As technology improves, plant milks will incorporate more nutrients, but they currently lack essential amino acids found in cow’s milk, while the sugars in plant milks often have different effects than lactose in milk. cow, he added.
Oatly’s growth has been supported by funding deals that critics say run counter to its stated mission.
After the buyout of a majority stake by a joint venture between the public conglomerate China Resources and the Belgian family investment group Verlinvest in 2016, the Swedish media accused Oatly hypocrisy, citing China’s environmental and human rights record.
But Oatly’s backers underscore the growth opportunities that China Resources brings, given its ownership of thousands of stores and cafes. “The big push is going to be in China,” one said.
Daisy Li, Shanghai associate director of consumer analyst group Mintel, said China’s plant-based milk market – seen as healthy, low in fat and high in fiber – has grown rapidly. As in the United States, Oatly has grown through cafes, but also had “outstanding sales performance on e-commerce channels,” she said.
More recently, the company has faced a backlash on social media as consumers objected to a $ 200 million fundraiser. led by Blackstone, attacking the private equity group’s sustainability record and CEO Stephen Schwarzman’s support for Donald Trump.
Fredrik Gertten, filmmaker in Malmö, where Oatly is based, criticizes the company to “sell its values”. “Malmö is a small city. Everyone knows them, I know them. I am proud of the business in my own city. . . [the funding is] very disappointing, ”he said.
Oatly supporters say the controversies have not materially affected sales. After Blackstone’s investment, the company told critics, “Helping shift the focus from massive capital to sustainable approaches is potentially the most important thing we can do for the planet.”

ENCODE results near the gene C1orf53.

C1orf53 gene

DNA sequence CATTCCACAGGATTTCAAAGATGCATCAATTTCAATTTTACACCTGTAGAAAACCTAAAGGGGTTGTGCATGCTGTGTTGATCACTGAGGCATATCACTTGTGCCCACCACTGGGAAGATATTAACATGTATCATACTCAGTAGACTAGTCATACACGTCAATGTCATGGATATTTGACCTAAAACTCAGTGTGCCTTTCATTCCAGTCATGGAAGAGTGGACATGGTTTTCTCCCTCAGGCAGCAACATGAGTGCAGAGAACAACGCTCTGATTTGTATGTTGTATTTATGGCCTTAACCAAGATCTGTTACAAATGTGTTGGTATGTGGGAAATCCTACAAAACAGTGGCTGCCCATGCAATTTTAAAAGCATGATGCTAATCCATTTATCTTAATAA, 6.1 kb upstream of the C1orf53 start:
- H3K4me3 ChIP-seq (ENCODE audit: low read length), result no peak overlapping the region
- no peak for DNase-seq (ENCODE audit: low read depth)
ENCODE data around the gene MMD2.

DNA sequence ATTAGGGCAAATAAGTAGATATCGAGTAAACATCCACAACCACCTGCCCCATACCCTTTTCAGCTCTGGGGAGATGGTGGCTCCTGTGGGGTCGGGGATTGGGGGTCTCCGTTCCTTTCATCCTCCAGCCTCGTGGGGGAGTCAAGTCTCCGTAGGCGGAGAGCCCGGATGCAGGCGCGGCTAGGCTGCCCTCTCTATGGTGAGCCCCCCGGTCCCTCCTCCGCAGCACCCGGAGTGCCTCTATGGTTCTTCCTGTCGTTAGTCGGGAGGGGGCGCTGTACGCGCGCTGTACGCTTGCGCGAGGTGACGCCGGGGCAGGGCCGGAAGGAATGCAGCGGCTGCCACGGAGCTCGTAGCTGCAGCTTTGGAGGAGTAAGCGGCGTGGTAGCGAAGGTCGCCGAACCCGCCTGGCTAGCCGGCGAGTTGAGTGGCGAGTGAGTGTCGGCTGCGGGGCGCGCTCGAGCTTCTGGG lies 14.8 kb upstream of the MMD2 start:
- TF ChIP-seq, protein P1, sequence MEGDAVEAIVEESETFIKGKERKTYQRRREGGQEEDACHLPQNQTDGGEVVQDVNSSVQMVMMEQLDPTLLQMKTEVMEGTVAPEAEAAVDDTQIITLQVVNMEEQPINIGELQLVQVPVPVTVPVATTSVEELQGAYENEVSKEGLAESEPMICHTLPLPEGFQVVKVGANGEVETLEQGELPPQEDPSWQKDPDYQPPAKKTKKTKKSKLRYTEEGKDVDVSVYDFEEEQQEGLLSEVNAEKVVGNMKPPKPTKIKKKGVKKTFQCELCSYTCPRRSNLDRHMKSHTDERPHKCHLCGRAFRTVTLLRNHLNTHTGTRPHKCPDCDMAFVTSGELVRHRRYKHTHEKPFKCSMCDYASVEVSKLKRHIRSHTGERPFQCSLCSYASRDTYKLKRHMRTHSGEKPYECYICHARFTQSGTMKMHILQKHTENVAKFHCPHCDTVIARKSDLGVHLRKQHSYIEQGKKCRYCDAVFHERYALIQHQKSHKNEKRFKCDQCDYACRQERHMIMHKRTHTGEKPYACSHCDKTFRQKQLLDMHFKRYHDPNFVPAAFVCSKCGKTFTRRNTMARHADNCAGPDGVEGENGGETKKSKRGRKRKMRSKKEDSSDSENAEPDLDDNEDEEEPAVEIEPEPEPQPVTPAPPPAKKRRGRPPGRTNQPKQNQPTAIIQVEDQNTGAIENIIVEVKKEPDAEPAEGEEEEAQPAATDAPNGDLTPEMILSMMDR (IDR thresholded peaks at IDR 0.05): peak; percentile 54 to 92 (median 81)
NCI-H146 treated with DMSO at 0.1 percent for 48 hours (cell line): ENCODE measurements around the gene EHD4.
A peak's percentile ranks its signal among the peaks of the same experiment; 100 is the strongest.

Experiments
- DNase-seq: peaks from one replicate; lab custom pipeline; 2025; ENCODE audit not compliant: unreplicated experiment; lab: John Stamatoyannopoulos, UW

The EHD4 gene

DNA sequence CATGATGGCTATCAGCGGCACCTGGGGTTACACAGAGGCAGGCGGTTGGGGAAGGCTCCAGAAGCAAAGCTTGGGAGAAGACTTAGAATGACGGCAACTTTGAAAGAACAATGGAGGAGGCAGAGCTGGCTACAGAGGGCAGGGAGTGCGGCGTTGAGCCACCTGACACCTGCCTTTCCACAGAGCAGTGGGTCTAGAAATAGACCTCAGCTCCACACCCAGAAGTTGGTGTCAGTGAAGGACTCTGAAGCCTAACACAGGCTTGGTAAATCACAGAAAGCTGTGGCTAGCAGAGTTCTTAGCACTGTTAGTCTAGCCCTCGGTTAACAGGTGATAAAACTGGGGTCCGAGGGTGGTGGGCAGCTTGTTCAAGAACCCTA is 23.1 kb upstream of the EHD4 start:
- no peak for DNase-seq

Oatly’s venture capital backers remain enthusiastic. The company is ramping up production, with three factories operating in three countries, two more will open this year – including one in Singapore – and another in the UK scheduled for 2023.
Myrthe van Bijsterveld, director of Rabo Corporate Investments, said Rabobank will remain an investor after the float. “[Oatly’s growth] will really be out of ties like the one they have with Starbucks, and growth in the United States and China, ”she said.
For now, the company, which also counts Oprah Winfrey and Jay-Z’s Roc Nation as investors, may have scarcity value on its side in the stock markets.
Apart from Beyond Meat, which floated in 2019, the stock markets are lacking large plant protein companies, said David Gowenlock of ClearlySo, a London-based financial adviser specializing in environmental, social and ethical investments. He said: “Investors cannot support other brands of alternative dairy products, so demand for Oatly is going to be high.”
At the time of Blackstone’s backing, Petersson admitted that there would be “controversial things around us going forward,” but said Oatly had no desire to emulate the big food companies. He added, “We put ourselves out there, challenging the dairy industry, questioning how companies should think, without being a perfect company. . . [but] these are the real values that we have. “